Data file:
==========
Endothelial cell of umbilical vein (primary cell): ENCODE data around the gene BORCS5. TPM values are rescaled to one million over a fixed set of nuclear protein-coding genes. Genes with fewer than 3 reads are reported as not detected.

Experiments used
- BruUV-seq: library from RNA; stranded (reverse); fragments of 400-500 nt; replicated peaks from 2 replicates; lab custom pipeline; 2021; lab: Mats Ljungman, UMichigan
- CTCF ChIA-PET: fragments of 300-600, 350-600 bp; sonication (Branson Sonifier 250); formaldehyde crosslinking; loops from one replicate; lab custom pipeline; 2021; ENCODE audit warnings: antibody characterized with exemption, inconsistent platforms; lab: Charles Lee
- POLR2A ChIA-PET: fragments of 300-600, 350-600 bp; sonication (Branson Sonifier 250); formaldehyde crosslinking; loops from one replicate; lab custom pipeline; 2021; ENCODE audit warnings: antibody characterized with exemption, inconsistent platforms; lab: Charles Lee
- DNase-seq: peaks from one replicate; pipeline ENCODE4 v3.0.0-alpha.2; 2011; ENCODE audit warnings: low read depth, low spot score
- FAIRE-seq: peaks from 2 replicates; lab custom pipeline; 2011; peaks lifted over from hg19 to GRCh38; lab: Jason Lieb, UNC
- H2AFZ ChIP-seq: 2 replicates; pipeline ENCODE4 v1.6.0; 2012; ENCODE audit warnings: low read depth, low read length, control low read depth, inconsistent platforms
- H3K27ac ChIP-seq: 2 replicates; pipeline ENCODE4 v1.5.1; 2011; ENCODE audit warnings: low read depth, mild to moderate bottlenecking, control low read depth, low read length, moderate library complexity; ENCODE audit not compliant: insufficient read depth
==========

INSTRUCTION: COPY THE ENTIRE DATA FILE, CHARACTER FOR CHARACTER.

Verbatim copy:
Endothelial cell of umbilical vein (primary cell): ENCODE data around the gene BORCS5. TPM values are rescaled to one million over a fixed set of nuclear protein-coding genes. Genes with fewer than 3 reads are reported as not detected.

Experiments used
- BruUV-seq: library from RNA; stranded (reverse); fragments of 400-500 nt; replicated peaks from 2 replicates; lab custom pipeline; 2021; lab: Mats Ljungman, UMichigan
- CTCF ChIA-PET: fragments of 300-600, 350-600 bp; sonication (Branson Sonifier 250); formaldehyde crosslinking; loops from one replicate; lab custom pipeline; 2021; ENCODE audit warnings: antibody characterized with exemption, inconsistent platforms; lab: Charles Lee
- POLR2A ChIA-PET: fragments of 300-600, 350-600 bp; sonication (Branson Sonifier 250); formaldehyde crosslinking; loops from one replicate; lab custom pipeline; 2021; ENCODE audit warnings: antibody characterized with exemption, inconsistent platforms; lab: Charles Lee
- DNase-seq: peaks from one replicate; pipeline ENCODE4 v3.0.0-alpha.2; 2011; ENCODE audit warnings: low read depth, low spot score
- FAIRE-seq: peaks from 2 replicates; lab custom pipeline; 2011; peaks lifted over from hg19 to GRCh38; lab: Jason Lieb, UNC
- H2AFZ ChIP-seq: 2 replicates; pipeline ENCODE4 v1.6.0; 2012; ENCODE audit warnings: low read depth, low read length, control low read depth, inconsistent platforms
- H3K27ac ChIP-seq: 2 replicates; pipeline ENCODE4 v1.5.1; 2011; ENCODE audit warnings: low read depth, mild to moderate bottlenecking, control low read depth, low read length, moderate library complexity; ENCODE audit not compliant: insufficient read depth